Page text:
Fast forward to Sunday night, Aug. 5 at London Olympic Stadium.
The crowd of 80,000 plus hushes, as the eight 100-meter finalists settle into their starting blocks for the race that will almost surely be the most-watched, most-enthralling of the entire Games.
The questions have been flying for more than a year:
Can Usain Bolt do it again? Can his often-aching limbs hold up under this kind of pressure? Or will Jamaica training partner Yohan Blake spoil the party? What roles will resurgent Americans Justin Gatlin and Tyson Gay play in this high-speed drama?
Well, fasten your seat belts, this seems destined to be one for the ages.
But first, the flashbacks.
Witnesses to Bolt's eye-popping, mind-boggling, record book-crushing double sprint victories at the 2008 Beijing Games and the 2009 world championships in Berlin might have excused the notion that this phenomenon could ever be beaten. In Beijing, he lowered the world records in the 100 meters to 9.69 seconds and the 200 to 19.30.
And Bolt was swifter yet at the 2009 worlds in Berlin, lowering his world standards to 9.58 and 19.19.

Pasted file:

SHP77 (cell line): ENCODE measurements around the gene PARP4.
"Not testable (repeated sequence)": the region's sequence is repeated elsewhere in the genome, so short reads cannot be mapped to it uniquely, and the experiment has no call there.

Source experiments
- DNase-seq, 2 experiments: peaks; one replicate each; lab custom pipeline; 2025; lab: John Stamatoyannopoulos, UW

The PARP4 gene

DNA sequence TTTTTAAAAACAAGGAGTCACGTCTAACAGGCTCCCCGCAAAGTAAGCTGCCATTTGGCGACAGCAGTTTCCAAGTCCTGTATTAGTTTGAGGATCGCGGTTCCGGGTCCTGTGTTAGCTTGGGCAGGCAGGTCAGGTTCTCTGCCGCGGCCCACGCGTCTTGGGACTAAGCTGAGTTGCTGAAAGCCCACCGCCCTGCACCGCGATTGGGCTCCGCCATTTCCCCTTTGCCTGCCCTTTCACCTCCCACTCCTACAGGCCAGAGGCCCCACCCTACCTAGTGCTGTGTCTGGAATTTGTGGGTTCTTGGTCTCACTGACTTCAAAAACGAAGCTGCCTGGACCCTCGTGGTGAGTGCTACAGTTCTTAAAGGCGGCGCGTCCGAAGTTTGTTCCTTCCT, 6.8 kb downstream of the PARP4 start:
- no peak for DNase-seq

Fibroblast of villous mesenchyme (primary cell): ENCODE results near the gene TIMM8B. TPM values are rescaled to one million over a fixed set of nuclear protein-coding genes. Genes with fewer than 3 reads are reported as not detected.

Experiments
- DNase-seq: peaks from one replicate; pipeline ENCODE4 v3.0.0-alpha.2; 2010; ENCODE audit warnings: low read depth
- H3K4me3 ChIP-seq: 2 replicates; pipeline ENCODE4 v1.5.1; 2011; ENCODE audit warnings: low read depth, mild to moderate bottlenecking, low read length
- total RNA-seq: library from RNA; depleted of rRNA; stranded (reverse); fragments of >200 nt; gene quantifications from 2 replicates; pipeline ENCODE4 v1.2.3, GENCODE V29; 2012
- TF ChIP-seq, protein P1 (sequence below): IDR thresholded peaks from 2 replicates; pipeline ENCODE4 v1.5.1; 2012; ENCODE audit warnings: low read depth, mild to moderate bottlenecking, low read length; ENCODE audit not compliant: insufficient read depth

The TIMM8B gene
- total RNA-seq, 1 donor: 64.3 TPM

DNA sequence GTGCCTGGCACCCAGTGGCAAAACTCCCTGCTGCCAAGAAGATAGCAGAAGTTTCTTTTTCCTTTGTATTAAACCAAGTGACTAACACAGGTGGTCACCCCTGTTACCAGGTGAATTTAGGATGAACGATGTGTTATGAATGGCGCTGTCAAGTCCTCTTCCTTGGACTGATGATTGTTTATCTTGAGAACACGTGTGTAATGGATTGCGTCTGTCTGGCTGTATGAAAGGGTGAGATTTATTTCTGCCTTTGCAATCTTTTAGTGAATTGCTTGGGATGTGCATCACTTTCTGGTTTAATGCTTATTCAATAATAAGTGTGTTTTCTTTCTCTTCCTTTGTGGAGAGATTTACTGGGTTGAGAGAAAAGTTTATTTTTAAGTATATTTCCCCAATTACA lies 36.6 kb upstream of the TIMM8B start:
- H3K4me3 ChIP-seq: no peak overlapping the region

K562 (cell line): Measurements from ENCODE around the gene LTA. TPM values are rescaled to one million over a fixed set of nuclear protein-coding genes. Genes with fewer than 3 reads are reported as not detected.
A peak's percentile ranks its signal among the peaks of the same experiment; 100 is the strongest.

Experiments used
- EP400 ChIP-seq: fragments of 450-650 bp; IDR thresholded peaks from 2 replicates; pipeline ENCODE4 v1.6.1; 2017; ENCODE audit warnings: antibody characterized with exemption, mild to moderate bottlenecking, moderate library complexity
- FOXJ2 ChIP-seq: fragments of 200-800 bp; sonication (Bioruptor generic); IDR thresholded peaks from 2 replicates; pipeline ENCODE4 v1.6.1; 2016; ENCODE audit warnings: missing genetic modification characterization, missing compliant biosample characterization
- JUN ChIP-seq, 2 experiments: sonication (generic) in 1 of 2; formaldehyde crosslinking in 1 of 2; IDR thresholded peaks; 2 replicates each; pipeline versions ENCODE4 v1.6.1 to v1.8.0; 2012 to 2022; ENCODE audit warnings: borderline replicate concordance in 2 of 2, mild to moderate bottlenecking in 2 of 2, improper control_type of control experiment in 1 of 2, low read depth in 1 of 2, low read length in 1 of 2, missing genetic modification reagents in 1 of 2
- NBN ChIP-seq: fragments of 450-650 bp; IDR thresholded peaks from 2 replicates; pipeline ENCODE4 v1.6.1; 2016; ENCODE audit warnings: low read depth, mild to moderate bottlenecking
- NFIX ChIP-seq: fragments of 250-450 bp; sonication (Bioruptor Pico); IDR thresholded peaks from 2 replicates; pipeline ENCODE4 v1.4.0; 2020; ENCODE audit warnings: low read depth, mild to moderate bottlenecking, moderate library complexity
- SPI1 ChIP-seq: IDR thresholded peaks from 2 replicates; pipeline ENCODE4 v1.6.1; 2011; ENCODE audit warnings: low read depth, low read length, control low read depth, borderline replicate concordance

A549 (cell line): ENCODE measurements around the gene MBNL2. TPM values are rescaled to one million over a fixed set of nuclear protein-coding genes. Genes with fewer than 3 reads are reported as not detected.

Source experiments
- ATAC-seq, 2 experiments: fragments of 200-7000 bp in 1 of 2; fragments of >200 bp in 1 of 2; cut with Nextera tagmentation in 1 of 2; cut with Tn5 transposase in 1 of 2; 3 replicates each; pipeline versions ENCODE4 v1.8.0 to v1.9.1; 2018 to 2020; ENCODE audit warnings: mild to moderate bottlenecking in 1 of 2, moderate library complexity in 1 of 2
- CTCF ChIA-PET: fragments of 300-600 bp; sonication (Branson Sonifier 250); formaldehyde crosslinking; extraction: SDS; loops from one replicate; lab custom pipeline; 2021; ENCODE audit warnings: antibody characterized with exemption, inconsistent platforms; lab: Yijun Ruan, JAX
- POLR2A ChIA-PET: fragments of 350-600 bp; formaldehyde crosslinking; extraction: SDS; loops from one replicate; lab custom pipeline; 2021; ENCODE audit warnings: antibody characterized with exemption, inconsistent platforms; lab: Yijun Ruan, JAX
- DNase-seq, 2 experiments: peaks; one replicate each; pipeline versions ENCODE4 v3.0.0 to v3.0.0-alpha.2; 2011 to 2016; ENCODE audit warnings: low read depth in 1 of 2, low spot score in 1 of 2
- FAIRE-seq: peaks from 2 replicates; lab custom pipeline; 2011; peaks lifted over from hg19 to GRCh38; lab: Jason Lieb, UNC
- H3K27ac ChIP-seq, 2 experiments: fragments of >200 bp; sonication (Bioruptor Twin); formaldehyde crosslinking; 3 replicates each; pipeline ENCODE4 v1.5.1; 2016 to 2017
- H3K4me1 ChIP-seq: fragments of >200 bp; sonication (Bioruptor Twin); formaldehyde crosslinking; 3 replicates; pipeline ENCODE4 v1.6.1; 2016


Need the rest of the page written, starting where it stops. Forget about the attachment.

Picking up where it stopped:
Bolt would like to think he stands on the brink of further grandiose achievements. But this time, there are serious challengers, and doubters are driven by three episodes within the past year.
In the 100 final at the 2011 worlds in Daegu, Korea, Bolt never got out of his blocks. He was disqualified for moving or perhaps flinching before the starting gun fired. Blake won in 9.92. In the 200, Bolt was more cautious at the start and won in 19.40.
More shaking were his double defeats at the recent Jamaica Olympic trials. Blake's 100 win was decisive -- 9.75 to Bolt's 9.86. It was a lot tighter in the 200: Blake 19.80, Bolt 19.83.
With Bolt, Blake and Asafa Powell, some think that Jamaica has the potential for a 1-2-3 slam in the Olympic 100 final. Americans Gay (the 2007 world champion and still No. 2 all-time at 9.69) and Gatlin (the Brooklyn-born 2004 Olympic champion bouncing back after a four-year suspension) would like nothing better than to interrupt the Jamaican party.
Bolt's reign in the 200 seems more secure, with Blake again a top threat. Warren Weir, a 19.99 man, is Jamaica's No. 3. Then there's USA trials champ Wallace Spearmon Jr., a 19.82 man on a mission after losing his apparent 200 bronze medal in 2008 on a lane violation.